One of the nice things about old friends is that you don't feel the need to fill all the conversational voids with mindless chatter. You can just enjoy each other's presence in companionable silence. Favorite movies can be like old friends. You don't have to pay attention to the action -- you've seen it a dozen times or more. Having the movie on in the background while you read the newspaper or fold the laundry makes you feel like you're in the neighborhood you grew up in or with old high school buddies you hadn't thought of in awhile.
I'm blogging tonight in the company of a very old friend, playing on Turner Classic Movies, 1948's "Key Largo" with Bogie and Bacall. This was the last of the four movies they made together, and the smoldering sexual tension evident in, say, "The Big Sleep," had evolved into a deep, abiding love undergirded by smoldering sexual tension. These are people we would all like to be when confronted with evil -- reluctant heroes who can't help but do the right thing. Bogart as Rick in the best movie of all time, "Casablanca," was the perfect embodiment of the bitter cynic who rises to the occasion. In this movie, the cynicism of Bogart's disillusioned war vet is a little less pronounced, so his embrace of his better nature is a little more realistic. A good man meets a good woman, so Edward G. Robinson's venal, grasping gangster character doesn't really have a chance.
Coincidentally, as I'm googling the modern, chaotic universe and subliminally absorbing a sublime romance in the hot wind of the Florida Keys, I stumble across an item on the Web about Lauren Bacall, saying not so nice things about Tom Cruise. Basically, she thinks he's an opportunist for using his personal life to further his professional career. She doesn't actually come out and say he's silly, but it's hard for us to avoid that conclusion. Just imagine Bogart announcing his love for Bacall to the world the way Cruise did for Katie Holmes, jumping up and down on Oprah's couch. Or try to picture, without giggling, Holmes looking at Cruise and saying, "You know how to whistle, don't you?"
When he isn't telling us more about his love life than we want to know, Cruise is either lecturing us on the need for people with severe mental illness to undergo vitamin therapy, or extolling the virtues of Scientology, begun by a science fiction writer who was part huckster and part wacko nut job. If religion truly is the opiate of the masses, Scientology is the crack cocaine of the feeble-minded few.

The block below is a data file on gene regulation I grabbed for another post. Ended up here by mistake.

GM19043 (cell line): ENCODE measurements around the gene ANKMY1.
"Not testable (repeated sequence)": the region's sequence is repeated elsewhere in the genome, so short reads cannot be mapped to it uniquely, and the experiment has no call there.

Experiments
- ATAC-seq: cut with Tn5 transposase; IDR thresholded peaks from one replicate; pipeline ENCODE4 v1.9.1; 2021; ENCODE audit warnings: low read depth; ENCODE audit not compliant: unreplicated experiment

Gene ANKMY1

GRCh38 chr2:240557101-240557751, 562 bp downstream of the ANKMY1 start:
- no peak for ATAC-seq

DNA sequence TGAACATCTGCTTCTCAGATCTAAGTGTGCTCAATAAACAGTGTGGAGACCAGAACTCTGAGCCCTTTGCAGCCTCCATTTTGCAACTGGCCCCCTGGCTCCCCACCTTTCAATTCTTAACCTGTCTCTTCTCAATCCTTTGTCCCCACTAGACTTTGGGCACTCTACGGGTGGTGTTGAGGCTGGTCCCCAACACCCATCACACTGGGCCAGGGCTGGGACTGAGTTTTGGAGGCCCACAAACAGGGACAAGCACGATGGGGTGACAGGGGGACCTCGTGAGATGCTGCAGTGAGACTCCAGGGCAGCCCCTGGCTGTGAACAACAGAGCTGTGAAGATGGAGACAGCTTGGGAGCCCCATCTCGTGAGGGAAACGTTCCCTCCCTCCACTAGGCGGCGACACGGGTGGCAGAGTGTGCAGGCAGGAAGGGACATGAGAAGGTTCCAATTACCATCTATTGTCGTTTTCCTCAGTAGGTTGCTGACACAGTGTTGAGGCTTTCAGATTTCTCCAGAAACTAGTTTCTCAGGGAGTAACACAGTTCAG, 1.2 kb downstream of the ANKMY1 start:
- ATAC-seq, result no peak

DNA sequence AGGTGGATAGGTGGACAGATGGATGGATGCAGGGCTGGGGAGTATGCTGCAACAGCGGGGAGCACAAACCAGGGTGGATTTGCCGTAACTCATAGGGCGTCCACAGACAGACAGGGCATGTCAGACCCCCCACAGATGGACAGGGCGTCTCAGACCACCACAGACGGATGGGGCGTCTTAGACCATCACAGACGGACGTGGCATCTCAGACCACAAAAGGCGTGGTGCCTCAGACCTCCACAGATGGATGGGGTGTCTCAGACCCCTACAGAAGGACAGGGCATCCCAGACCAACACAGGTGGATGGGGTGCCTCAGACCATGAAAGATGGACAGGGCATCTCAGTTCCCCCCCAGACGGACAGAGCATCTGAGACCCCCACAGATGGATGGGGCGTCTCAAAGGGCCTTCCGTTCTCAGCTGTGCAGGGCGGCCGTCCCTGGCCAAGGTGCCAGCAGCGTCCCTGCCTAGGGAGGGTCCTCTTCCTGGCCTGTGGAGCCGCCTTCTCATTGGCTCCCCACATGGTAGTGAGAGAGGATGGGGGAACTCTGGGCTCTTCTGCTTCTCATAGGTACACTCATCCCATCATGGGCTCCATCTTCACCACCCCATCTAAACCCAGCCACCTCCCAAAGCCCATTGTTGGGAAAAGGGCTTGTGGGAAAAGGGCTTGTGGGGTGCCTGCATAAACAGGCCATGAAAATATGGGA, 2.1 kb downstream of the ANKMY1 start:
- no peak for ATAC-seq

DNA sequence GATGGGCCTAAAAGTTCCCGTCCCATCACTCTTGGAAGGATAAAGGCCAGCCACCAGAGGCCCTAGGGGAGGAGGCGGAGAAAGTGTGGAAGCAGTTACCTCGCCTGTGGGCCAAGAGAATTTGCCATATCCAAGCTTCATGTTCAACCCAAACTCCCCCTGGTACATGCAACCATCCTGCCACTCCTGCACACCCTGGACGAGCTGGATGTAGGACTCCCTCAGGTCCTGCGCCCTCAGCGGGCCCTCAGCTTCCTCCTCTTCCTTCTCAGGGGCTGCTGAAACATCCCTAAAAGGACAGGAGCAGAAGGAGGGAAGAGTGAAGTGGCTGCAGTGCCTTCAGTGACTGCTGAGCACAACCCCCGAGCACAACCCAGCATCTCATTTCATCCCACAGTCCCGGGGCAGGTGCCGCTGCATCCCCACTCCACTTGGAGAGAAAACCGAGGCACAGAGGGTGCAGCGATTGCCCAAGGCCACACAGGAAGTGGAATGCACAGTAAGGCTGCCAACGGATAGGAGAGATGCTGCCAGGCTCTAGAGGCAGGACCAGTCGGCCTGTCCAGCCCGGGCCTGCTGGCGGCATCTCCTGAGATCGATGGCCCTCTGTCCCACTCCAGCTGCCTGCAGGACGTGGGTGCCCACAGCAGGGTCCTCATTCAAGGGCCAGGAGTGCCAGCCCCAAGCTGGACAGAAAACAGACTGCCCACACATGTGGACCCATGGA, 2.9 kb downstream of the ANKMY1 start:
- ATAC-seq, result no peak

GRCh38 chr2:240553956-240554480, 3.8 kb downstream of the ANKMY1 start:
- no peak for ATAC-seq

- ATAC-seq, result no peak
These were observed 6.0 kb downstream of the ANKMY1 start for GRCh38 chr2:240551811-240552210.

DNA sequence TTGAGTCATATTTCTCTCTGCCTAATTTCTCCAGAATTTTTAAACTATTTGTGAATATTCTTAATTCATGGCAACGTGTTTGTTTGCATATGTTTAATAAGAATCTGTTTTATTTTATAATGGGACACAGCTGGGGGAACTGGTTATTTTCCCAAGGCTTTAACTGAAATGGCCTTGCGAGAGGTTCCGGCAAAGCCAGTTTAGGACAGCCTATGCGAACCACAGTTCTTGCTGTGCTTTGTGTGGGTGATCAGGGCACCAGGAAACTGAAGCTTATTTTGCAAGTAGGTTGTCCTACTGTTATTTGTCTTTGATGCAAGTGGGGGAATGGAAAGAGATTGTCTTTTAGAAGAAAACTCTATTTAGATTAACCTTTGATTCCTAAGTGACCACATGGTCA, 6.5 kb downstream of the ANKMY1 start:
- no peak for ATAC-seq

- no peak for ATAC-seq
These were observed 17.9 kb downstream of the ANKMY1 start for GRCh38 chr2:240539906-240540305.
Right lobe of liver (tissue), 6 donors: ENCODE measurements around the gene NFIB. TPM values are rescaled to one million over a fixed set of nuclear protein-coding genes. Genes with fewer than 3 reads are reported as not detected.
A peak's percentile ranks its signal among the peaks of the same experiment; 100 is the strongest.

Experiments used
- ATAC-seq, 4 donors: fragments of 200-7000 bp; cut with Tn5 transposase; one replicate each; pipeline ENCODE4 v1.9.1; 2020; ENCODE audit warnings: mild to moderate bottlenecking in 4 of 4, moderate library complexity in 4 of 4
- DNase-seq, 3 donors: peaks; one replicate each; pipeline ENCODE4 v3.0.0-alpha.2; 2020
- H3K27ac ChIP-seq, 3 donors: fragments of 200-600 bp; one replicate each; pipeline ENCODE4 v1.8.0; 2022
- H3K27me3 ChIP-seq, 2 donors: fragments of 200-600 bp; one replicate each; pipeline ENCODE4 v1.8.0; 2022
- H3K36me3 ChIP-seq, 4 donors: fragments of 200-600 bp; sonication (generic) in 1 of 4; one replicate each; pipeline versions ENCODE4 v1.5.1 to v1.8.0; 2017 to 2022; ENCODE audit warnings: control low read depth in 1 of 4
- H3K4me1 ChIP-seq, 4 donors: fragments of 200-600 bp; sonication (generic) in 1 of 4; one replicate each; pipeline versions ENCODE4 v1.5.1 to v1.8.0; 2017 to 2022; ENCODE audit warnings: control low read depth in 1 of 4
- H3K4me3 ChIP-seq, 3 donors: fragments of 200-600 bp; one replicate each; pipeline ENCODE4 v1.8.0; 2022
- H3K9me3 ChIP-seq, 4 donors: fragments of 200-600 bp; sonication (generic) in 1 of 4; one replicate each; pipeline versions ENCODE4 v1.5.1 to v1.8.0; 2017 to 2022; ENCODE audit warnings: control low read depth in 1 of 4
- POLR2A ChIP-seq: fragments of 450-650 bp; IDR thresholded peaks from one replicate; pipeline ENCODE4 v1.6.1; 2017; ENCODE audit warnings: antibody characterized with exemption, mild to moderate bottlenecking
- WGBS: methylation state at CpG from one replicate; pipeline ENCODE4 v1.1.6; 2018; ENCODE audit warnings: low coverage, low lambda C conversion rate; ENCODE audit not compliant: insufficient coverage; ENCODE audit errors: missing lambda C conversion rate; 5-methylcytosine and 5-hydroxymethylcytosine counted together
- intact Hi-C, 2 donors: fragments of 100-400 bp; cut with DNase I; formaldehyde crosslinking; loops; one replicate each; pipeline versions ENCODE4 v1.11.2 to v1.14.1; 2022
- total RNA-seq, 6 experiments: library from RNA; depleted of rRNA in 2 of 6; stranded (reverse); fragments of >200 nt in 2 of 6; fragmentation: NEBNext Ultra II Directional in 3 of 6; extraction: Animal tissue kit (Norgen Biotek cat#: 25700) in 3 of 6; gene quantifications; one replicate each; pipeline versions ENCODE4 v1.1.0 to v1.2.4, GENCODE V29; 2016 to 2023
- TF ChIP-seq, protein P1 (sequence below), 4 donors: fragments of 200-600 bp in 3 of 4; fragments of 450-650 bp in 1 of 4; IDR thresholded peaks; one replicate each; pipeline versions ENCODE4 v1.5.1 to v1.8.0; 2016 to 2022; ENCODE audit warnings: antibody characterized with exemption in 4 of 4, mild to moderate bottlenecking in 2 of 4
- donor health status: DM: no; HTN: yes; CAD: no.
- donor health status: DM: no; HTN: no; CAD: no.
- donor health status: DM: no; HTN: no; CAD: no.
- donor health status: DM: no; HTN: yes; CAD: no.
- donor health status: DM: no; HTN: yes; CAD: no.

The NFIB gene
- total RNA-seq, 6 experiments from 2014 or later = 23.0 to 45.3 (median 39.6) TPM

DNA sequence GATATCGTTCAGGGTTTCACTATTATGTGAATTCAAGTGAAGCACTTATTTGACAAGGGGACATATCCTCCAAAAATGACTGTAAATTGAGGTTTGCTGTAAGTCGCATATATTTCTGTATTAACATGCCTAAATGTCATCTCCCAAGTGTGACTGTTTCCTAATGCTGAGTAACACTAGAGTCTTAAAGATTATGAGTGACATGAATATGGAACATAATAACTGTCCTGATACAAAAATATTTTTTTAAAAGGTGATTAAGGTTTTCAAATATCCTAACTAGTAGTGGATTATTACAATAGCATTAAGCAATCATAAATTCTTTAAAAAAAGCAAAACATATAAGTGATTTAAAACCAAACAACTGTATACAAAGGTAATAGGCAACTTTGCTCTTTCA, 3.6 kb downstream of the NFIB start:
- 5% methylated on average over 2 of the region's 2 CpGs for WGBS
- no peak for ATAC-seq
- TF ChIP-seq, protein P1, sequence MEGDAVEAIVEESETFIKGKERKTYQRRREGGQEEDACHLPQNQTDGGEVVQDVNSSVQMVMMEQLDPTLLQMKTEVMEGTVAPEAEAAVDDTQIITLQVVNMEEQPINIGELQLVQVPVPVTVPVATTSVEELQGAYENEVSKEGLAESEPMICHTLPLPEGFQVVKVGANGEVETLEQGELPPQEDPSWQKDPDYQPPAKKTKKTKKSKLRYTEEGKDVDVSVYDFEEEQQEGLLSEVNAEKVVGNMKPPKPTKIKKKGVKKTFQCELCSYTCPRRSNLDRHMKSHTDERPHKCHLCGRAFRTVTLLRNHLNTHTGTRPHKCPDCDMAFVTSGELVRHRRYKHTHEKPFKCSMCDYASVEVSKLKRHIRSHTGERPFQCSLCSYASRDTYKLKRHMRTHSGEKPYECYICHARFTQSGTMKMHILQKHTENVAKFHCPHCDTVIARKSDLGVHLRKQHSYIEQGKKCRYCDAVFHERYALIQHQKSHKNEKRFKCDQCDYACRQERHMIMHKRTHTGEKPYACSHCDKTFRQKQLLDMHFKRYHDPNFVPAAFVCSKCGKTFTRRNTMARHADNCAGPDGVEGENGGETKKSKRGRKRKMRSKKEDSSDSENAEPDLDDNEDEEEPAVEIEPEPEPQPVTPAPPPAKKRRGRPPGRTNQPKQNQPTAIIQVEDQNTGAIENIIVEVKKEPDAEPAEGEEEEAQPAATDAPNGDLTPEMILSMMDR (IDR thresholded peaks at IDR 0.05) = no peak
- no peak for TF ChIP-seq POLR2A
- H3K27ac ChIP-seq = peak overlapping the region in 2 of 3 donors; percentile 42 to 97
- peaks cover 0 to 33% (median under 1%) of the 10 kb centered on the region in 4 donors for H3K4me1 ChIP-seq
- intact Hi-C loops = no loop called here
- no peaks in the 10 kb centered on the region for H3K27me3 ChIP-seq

As someone who wants to learn from others' ideas and be moved by great art, I do try to separate the dancer from the dance. I think Jane Fonda should be in prison for treason, but "Klute" is a great movie. Woody Guthrie was pretty much a committed Communist, but, Lord, I love his music. I find that hard to do with Cruise, though. He seems such a small, preening, self-important jerk that it's hard to suspend belief and try to see the world from his character's viewpoint in a movie. What's the difference between his sliding-across-the-floor shallow teenager in "Risky Business" and his running-across-the-country shallow adult in "War of the Worlds"? I can't imagine one of his movies ever being an old, comfortable friend playing in the background and reminding me of my better self while I'm focused on the mundane pursuits of everyday life.
They say movie stars used to be larger than life, their mysteries preserved by studios who knew how to tantalize us with glamorous fiction about their private lives. Maybe that's why their movies are still able to touch us; we can write our dreams and fears into the characters they created. We know everything about today's stars -- they never shut up, and the TV talk shows never sleep. We'll never get to the "companionable silence" phase with them. They demand our unblinking attention, like annoying visitors who stay too long because they don't understand we can barely tolerate them even stopping by.